Russian forces capture ethnic Greek village of Sartana (Mariupol) from Ukrainian Army and Azov Battalions

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Russian forces captured the ethnic Greek village of Sartana from the Ukrainian Army and the paramilitary Azov Battalions.


Earlier today, the military chief of the Russian-backed Donetsk People's Republic, Denis Pushilin, announced that their "task for today is to take Mariupol."

Mariupol city and its surrounding villages, including Sartana, were under the control of the Ukrainian military and the neo-Nazi Azov Brigade since 2014 when a ceasefire was reached with the separatist forces.

With the capture of Sartana, Russian forces are now within 15 km from the centre of Mariupol city.

Backed by Russian troops, Donetsk's forces also captured the coastal village of Sirokin.


With Russian forces besieging Mariupol and its surrounding villages, in which 120,000+ ethnic Greeks live, SKAI news spoke yesterday with a Mr Kiouranas who lives in the city and said that Ukrainian “fascists” would kill people if they try to leave the city.

When asked by SKAI news if he planned to leave the city, Kiouranas responded “how can I leave? When you try to leave you run the risk of running into a patrol of the Ukrainian fascists, the Azov Battalion.”

“They would kill me and are responsible for everything,” he added.

Who are the Azov Battalion?

Azov Special Operations Detachment (Ukrainian: Окремий загін спеціального призначення «Азов»), or Azov Battalion, is a right-wing extremist and neo-Nazi unit of the National Guard of Ukraine, based in Mariupol, in the Azov Sea coastal region.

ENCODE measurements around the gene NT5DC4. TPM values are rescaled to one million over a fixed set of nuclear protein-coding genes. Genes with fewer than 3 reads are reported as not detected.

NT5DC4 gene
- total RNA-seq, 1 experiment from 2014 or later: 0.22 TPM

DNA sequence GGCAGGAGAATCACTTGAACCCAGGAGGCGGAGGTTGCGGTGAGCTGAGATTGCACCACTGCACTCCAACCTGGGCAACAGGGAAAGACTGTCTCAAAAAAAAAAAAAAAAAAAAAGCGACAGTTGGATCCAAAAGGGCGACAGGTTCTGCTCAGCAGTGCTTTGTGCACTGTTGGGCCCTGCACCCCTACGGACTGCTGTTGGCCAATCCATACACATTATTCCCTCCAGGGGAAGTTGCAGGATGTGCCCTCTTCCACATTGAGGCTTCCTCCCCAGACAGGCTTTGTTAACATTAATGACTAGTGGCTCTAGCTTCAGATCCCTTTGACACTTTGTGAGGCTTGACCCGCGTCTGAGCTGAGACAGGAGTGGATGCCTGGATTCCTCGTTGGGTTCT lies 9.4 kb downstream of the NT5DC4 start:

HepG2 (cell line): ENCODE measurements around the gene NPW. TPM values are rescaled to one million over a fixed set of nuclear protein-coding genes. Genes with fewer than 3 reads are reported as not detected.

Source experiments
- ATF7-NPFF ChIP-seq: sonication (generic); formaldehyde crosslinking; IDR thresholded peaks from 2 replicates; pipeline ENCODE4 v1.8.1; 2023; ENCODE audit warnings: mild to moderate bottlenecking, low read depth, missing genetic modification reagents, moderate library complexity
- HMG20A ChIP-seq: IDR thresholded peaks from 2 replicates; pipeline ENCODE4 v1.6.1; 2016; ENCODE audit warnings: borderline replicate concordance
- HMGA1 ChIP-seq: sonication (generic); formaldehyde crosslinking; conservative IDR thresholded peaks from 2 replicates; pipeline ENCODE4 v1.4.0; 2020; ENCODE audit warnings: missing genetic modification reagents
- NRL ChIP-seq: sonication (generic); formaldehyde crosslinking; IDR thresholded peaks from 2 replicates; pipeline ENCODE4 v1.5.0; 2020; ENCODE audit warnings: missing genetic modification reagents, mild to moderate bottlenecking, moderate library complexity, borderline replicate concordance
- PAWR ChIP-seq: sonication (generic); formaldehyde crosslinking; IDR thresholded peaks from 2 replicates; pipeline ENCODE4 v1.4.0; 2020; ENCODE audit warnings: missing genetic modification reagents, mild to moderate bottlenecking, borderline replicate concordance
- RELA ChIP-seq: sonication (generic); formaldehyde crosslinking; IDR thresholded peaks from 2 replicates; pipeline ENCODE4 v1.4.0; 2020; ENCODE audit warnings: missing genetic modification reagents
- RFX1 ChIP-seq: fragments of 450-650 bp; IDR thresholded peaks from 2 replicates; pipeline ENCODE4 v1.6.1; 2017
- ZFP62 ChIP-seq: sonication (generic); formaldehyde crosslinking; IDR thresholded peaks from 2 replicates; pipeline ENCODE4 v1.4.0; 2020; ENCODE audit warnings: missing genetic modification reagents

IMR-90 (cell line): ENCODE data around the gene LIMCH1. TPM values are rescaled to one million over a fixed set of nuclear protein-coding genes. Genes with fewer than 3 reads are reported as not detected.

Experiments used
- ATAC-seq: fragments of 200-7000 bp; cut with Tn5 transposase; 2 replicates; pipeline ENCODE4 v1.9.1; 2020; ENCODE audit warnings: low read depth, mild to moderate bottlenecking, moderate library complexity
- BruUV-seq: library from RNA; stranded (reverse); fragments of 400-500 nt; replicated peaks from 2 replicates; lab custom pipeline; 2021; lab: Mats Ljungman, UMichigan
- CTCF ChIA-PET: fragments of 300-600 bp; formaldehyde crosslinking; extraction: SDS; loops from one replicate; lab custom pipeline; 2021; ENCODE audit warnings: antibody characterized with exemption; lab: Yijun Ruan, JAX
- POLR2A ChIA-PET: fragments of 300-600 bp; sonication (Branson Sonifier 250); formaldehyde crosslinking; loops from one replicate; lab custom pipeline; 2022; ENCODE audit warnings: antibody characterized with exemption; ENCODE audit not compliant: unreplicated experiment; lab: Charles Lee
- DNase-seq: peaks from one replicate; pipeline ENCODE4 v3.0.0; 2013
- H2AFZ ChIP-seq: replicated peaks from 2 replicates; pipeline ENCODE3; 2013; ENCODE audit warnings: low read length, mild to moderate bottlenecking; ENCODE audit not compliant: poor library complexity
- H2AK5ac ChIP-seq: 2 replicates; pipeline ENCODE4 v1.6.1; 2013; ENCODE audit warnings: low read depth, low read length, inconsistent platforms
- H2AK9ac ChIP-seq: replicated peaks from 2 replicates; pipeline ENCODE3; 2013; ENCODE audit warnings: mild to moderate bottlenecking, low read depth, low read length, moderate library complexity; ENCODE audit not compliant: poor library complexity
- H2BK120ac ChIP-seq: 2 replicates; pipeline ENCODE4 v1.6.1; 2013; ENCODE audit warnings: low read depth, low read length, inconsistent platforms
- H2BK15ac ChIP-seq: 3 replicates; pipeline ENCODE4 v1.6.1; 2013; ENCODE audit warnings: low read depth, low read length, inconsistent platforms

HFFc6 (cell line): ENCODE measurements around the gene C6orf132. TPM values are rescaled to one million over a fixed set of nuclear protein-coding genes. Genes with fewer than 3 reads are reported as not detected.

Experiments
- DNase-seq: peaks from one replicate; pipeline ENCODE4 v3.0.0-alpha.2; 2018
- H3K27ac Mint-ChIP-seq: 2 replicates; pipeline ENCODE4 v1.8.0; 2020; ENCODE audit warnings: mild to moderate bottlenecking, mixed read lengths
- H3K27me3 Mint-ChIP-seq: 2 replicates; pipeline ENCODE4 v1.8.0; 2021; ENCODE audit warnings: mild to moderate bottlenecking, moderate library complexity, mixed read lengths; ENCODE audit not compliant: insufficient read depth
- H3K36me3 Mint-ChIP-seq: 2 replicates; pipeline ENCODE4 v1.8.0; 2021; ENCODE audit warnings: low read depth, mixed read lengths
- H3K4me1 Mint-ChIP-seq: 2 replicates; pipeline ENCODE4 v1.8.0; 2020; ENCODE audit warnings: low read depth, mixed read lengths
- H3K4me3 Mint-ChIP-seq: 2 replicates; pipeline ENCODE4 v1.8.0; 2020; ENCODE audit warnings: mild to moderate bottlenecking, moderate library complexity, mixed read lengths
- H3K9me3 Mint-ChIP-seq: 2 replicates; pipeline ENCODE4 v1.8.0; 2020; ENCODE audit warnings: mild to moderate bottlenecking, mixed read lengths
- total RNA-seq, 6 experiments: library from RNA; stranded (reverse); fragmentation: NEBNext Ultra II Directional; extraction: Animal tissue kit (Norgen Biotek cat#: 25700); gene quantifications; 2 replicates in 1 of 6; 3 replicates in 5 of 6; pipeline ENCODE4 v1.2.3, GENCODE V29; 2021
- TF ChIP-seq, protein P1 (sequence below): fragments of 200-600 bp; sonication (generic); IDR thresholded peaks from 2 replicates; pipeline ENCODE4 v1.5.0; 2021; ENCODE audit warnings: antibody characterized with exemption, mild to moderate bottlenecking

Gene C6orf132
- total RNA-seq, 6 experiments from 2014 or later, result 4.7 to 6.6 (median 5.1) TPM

In 2014, the regiment gained notoriety after allegations emerged of torture and war crimes, as well as neo-Nazi sympathies and usage of associated symbols by the regiment itself, as seen in their logo featuring the Wolfsangel, one of the original symbols used by the 2nd SS Panzer Division Das Reich.

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Representatives of the Azov Battalion say that the symbol is an abbreviation for the slogan Ідея Нації (Ukrainian for “National Idea”) and deny connection with Nazism.

In 2014, a spokesman for the regiment said around 10–20% of the unit were neo-Nazis.

In 2018, a provision in an appropriations bill passed by the U.S. Congress blocked military aid to Azov on the grounds of its white supremacist ideology; in 2015, a similar ban on aid to the group was overturned by the Congress.

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“Of course not, it’s all made up, there are just a lot of people who are interested in Nordic mythology,” said one fighter when asked by The Guardian in 2014 if there were neo-Nazis in the battalion.

When asked what his own political views were, however, he said “national socialist”. As for the swastika tattoos on at least one man seen at the Azov base, “the swastika has nothing to do with the Nazis, it was an ancient sun symbol,” he claimed.

The battalion has drawn far-right volunteers from abroad, such as Mikael Skillt, a 37-year-old Swede, trained as a sniper in the Swedish army, who described himself as an “ethnic nationalist” and fights on the front line with the battalion.

Another speaking to The Guardian, Dmitry, said “I have nothing against Russian nationalists, or a great Russia. But Putin’s not even a Russian. Putin’s a Jew.”

Dmitry claimed not to be a Nazi, but waxed lyrical about Adolf Hitler as a military leader, and believes the Holocaust never happened.

Not everyone in the Azov battalion thinks like Dmitry, but after speaking with dozens of its fighters and embedding on several missions during the past week in and around the strategic port city of Mariupol, the Guardian found many of them to have disturbing political views, and almost all to be intent on “bringing the fight to Kiev” when the war in the east is over.

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